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Collaboration on Campus—Nanotechnology & Contemporary ArtKimsooja
In this Art21-produced special feature, artist Kimsooja collaborates with scientists and nanotechnologists to create an iridescent steel and polymer sculpture for the Cornell University campus in Ithaca, NY. Developed in collaboration with architect Jaeho Chong and Cornell nano material engineer Ulirich Wiesner, Ph. D., the 46-foot-tall needle-shaped structure A Needle Woman: Galaxy was a Memory, Earth is a Souvenir (2014) is the result of the artist’s first-ever collaboration with scientists.
“This tradition of bringing art and science together precedes modernism,” says Stephanie Owens, director of Cornell Council for the Arts. “So [Kimsooja] and [Wiesner] working at a similar interface related to light and objects was a definite continuation of this tradition.”
The sculpture’s plexi-glass panels are coated with an nano polymer film—molecularly engineered by Cornell materials scientists in Wiesner’s lab—to produce experiences inspired by naturally-occurring light phenomenon. “We use iridescence as a principle in order to mimic the effect of the butterfly wing,” says Wiesner.
A Needle Woman: Galaxy was a Memory, Earth is a Souvenir was created as part of the artist’s residency for the Cornell Council for the Arts 2014 Biennial.
Featured: Kimsooja; Ulrich Wiesner, Ph. D., Professor of Materials Science and Engineering, Cornell University; Jaeho Chong, Architecht; Stephanie Owens, Curator & Director, Cornell Council for the Arts; Ferdinand Kohle, Ph. D. student, Cornell University; Hiroaki Sai, Postdoctoral student, Cornell Univerity.
Producers: Ian Forster & Eve Moros Ortega. Camera: Joel Shapiro. Additional Camera: Jaeho Chong; Jason Koski; Well Said Media; & Aaron Wax. Sound: Tom Bergin. Editor: Morgan Riles. Digital Imaging & Animation: Jaeho Chong. Still Photography: Lindsay France & Jason Koski. Artwork Courtesy: Kimsooja and the Cornell Council for the Arts. Special Thanks: Erin Lee Emerson; Wiesner Nanomaterials Group; Kent Kleinman; Darrell Schlom; Tracy Vosburgh; & Jason Dombroskie.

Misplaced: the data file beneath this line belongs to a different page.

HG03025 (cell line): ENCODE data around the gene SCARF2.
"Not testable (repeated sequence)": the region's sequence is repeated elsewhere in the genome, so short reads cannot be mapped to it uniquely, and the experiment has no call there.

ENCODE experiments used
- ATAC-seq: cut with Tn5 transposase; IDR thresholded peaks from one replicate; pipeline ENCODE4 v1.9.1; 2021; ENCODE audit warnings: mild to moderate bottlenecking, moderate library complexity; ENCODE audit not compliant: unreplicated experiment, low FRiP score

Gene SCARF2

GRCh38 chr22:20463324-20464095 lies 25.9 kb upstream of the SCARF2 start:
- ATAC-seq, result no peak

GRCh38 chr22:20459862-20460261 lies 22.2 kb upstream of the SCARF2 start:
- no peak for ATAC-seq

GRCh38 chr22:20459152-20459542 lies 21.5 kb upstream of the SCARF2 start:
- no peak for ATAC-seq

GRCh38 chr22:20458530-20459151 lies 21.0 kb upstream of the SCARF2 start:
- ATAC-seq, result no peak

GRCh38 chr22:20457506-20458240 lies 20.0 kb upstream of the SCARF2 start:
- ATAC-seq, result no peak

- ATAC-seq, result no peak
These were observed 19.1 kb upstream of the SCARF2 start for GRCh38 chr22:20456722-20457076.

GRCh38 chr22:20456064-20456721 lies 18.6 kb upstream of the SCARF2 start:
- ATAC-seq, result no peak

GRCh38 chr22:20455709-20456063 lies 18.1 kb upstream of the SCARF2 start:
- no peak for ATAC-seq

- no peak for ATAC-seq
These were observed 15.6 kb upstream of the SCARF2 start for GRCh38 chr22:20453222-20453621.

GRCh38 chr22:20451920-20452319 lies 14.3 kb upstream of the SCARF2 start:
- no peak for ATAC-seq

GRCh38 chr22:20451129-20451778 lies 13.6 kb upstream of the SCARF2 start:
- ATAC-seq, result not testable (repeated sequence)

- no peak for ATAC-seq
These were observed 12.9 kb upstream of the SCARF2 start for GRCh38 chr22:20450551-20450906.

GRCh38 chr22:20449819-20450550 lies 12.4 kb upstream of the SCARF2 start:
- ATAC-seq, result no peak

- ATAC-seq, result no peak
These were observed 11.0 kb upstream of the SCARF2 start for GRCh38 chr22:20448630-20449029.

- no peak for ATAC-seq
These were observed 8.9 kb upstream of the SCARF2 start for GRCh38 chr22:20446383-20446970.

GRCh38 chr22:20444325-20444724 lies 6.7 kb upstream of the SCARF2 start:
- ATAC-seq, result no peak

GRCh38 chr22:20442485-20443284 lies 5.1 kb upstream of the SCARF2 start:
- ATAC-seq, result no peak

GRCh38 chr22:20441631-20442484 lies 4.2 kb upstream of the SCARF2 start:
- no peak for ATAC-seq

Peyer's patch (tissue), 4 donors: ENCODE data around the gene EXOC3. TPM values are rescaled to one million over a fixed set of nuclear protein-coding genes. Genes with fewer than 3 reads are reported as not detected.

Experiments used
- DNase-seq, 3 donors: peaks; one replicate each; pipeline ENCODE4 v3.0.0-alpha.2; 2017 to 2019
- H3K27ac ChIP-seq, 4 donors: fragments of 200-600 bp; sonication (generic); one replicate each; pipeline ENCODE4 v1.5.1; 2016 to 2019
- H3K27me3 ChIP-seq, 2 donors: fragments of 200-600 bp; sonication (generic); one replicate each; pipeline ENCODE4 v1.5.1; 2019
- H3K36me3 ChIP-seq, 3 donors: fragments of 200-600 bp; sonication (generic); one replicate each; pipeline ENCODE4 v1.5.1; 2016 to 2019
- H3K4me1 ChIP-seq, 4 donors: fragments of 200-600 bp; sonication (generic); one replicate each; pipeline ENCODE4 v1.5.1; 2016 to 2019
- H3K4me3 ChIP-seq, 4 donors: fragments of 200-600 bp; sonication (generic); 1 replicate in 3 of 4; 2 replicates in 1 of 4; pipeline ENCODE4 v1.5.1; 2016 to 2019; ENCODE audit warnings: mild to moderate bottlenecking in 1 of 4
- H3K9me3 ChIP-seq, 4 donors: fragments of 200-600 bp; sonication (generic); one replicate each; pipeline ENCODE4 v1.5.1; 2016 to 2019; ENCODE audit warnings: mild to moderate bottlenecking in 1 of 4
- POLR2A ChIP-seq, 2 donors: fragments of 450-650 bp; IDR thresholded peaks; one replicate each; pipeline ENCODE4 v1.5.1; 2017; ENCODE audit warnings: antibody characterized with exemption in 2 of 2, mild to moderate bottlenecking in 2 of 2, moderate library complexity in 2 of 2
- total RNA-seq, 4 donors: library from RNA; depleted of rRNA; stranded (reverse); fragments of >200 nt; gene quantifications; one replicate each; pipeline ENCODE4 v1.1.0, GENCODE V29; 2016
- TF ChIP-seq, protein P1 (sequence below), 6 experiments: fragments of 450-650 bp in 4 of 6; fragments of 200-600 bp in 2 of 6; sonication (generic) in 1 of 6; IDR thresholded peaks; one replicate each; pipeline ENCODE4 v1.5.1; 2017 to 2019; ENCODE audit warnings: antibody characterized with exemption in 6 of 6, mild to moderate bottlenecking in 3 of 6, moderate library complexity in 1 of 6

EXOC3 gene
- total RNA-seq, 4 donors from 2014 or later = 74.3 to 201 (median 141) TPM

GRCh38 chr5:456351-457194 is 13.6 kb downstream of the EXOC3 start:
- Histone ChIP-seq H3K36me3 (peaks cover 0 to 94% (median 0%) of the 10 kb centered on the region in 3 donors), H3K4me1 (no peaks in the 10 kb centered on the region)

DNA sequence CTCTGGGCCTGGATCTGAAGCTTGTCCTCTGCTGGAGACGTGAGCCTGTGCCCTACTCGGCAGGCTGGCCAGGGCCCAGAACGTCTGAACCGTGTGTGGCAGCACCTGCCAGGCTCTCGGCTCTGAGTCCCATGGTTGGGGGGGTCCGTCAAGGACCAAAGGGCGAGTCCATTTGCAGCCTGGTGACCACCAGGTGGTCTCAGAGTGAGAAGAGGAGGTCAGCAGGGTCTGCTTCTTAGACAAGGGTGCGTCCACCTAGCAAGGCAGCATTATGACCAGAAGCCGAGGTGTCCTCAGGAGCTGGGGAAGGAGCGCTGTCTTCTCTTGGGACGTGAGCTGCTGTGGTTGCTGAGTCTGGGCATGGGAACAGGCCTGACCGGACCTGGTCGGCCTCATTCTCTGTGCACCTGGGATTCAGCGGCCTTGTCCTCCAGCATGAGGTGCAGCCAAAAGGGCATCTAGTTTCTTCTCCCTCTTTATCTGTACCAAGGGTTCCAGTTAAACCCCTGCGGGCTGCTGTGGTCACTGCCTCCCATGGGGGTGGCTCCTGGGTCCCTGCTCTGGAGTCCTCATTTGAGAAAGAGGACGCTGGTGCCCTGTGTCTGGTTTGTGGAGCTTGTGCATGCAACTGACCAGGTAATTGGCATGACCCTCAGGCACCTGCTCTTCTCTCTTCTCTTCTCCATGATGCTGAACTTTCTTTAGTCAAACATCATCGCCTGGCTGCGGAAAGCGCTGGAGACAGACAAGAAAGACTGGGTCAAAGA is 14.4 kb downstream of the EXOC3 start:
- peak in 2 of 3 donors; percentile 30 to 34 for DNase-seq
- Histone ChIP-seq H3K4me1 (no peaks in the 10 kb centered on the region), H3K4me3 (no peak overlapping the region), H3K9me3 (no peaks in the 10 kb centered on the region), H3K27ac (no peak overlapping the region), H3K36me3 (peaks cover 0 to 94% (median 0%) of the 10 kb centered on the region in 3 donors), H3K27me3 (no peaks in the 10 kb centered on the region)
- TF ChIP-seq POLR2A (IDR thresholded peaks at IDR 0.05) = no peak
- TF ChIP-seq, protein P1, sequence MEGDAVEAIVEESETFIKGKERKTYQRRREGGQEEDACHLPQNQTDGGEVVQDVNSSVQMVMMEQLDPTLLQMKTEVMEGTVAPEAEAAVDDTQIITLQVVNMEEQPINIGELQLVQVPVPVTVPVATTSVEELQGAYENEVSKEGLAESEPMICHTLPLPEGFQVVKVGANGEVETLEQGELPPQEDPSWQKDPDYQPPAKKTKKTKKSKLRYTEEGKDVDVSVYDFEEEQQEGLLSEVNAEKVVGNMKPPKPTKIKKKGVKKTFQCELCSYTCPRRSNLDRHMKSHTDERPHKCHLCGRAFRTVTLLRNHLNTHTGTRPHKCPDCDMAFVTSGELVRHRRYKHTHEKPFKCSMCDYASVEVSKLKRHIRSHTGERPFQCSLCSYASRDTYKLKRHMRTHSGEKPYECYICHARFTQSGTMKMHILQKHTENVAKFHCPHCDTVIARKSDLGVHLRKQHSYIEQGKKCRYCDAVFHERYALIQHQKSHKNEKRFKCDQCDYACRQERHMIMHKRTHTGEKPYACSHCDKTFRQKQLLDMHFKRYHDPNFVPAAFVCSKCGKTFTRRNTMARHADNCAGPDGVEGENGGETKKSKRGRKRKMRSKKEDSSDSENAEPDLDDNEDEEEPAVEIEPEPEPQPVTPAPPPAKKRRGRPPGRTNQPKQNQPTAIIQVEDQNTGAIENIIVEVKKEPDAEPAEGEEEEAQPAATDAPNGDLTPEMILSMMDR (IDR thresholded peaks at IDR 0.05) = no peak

An Art21 Workshop Production. © Art21, Inc. 2015. All rights reserved.
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Kimsooja’s videos and installations blur the boundaries between aesthetics and transcendent experience through their use of repetitive actions, meditative practices, and serial forms. In many pieces, everyday actions—such as sewing or doing laundry—become two- and three-dimensional or performative activities. Central to her work is the “bottari,” a traditional Korean bed cover used to wrap and protect personal belongings, which Kimsooja transforms into a philosophical metaphor for structure and connection. While striking for their vibrant color and density of imagery, Kimsooja’s works emphasize metaphysical changes within the artist-as-performer as well as the viewer.